In a new study published in The Plant Journal, researchers at the Royal Botanic Gardens, Kew, University of Hamburg and partners have developed new approaches to compare and investigate the ability of plants in the genus Amorphophallus to produce their own heat, exploring the highly varied temperature patterns and their evolutionary significance. 

This ability to generate metabolic heat – known as thermogenesis – is much more common in animals and birds than in plants, but it has been documented in some plant families, most prominently the Araceae, also known as the arum family. The process of thermogenesis happens during the flowering stage of the plant and plays a role in the pollination process. Previously, it had only been recorded in a couple of species of Amorphophallus, which is one of the largest genera of Araceae, currently comprising 237 species.  Amorphophallus is widely distributed across Africa and Australasia and is known to be morphologically diverse. A selection of Amorphophallus species develop large, dark inflorescences – cluster of flowers – accompanied by foul smells such as the impressive titan arum, which recently flowered at Kew Gardens.

For over 10 years as part of this study experts have been measuring the temperature of the plant genus Amorphophallus, with the hope to gather further understanding about the genus’ ability to create heat. A. longituberosus, a sweet-scented tropical species native to Southeast Asia was found to be the warmest temperature as part of the study, exceeding ambient temperature by 21.7°C. Many species of the Amorphophallus genus are considered vulnerable or critically endangered by the IUCN.

‘After painstakingly setting up a heat camera and a series of small devices on various Amorphophallus plants at the early stages of this project, I first couldn’t believe my eyes: as inflorescences developed, even some of the tiniest species were producing incredible amounts of heat – something that had never been reported by scientists for those species before. The large variation in heat production among closely related species opens exciting opportunities to examine the chemical pathways to heat production, the genetic architecture involved, and the mechanisms that can switch that function on or off through evolutionary history. This understanding could one day help create more frost-tolerant crops, expanding the growing season in temperate regions. By producing more food on the same land area, we would need less land for agriculture and could increase the protection of biodiversity in other areas.’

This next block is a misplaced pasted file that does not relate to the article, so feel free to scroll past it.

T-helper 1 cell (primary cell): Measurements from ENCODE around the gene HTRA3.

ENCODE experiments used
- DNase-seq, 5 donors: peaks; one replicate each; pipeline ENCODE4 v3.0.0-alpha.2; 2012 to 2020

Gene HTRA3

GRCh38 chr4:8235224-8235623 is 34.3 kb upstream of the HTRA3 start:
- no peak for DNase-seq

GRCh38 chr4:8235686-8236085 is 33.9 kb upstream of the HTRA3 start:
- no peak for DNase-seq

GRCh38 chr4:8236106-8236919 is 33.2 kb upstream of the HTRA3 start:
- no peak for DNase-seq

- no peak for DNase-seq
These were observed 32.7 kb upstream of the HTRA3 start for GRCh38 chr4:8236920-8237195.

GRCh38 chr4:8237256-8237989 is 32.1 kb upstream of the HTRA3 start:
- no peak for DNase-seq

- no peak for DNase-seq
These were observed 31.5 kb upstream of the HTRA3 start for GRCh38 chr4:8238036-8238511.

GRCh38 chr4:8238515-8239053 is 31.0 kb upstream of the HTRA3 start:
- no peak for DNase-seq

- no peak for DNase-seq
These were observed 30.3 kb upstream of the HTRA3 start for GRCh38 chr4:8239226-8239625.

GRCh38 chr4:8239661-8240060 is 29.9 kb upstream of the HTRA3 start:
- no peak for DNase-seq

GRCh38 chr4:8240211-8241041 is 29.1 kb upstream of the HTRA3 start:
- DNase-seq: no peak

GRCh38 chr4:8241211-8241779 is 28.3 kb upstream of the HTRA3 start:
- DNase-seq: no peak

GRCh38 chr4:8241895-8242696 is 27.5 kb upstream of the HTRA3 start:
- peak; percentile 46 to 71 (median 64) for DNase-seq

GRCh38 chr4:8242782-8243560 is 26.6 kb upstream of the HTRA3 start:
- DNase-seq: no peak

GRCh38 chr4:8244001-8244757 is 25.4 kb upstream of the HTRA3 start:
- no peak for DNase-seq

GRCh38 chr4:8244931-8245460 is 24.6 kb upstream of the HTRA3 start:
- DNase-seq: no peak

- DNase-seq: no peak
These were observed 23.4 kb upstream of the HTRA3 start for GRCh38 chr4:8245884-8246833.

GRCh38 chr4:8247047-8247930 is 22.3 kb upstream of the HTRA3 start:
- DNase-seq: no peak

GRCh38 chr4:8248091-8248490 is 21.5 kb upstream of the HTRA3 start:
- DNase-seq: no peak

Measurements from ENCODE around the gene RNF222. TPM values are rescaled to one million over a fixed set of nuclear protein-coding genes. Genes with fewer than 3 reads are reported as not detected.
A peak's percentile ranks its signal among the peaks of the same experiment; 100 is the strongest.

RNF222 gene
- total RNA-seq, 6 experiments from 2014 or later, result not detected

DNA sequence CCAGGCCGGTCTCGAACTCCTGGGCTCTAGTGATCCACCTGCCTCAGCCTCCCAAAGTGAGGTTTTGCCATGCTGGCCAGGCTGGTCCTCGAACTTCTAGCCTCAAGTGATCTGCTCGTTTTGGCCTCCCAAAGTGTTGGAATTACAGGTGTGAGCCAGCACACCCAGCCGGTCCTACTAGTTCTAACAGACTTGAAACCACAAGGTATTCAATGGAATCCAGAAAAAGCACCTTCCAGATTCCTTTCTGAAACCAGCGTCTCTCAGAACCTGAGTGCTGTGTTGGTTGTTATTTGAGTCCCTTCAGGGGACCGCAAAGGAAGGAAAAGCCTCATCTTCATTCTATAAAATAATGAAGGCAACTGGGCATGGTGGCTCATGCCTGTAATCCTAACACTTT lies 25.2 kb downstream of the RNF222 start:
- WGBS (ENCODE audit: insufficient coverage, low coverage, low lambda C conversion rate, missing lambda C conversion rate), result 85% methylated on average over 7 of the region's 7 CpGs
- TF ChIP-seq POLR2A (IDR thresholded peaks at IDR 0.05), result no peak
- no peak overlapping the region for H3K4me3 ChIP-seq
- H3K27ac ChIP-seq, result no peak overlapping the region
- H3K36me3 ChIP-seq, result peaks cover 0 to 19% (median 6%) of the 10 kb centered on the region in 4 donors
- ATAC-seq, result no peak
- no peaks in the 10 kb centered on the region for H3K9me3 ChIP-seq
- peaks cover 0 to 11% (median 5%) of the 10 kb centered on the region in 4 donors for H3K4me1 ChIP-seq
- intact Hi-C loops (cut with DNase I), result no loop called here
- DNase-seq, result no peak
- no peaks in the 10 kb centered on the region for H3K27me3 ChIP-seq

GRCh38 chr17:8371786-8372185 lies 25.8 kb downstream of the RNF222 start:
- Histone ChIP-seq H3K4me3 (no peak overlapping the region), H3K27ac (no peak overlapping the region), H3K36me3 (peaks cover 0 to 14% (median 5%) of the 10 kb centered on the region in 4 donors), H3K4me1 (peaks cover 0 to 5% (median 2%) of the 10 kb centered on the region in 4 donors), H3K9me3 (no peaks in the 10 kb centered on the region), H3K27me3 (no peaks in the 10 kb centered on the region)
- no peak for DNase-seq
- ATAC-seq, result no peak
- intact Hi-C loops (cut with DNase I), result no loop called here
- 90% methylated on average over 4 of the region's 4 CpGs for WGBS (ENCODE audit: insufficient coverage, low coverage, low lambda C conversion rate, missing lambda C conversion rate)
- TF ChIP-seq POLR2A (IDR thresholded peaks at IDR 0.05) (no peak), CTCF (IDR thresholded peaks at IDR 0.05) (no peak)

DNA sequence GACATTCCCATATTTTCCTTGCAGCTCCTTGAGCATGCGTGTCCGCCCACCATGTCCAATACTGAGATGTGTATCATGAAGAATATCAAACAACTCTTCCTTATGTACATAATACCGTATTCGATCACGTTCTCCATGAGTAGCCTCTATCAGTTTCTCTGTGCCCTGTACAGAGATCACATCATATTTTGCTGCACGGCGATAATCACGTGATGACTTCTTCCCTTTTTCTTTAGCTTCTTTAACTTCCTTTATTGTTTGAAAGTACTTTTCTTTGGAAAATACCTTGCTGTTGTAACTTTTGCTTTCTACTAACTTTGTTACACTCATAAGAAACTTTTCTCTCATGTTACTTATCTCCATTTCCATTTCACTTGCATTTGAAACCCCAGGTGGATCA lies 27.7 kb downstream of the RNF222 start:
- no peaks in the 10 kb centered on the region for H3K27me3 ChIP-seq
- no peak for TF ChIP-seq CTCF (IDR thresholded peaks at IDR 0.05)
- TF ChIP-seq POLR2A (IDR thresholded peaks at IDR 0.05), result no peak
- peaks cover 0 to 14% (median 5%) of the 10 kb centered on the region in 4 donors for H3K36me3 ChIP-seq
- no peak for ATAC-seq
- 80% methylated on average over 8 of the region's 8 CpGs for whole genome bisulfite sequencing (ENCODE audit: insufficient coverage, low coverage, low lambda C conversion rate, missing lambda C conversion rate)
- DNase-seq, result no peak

Professor Alexandre Antonelli, Director of Science at RBG Kew said.

‘Thermogenesis is rare in plants, which makes it fascinating to study. It occurs particularly often in the arum or aroid family, which contains more thermogenic species than any other. As part of this study, we found the temperature patterns are highly varied across the genera and even the species. The functions of plant thermogenesis have long been debated and it remains a contentious topic. The exact function, the contribution to successful pollination, its evolutionary impact in terms of speciation or species richness, the morphological requirements to thermogenesis are not well investigated, let alone fully understood. Further assessments of the remaining species are urgently needed to guide effective conservation strategies and safeguard the future of these unique and fascinating plants.’

Lead author PhD Student at University of Hamburg Cyrille Claudel said.

Read the paper: The Plant Journal

Article source: Royal Botanic Gardens, Kew

Image: A. longituberosus showing an impressive heat of 21.7c above air temperature under a thermal camera. Credit Cyrille Claudel, Botanic Garden Hamburg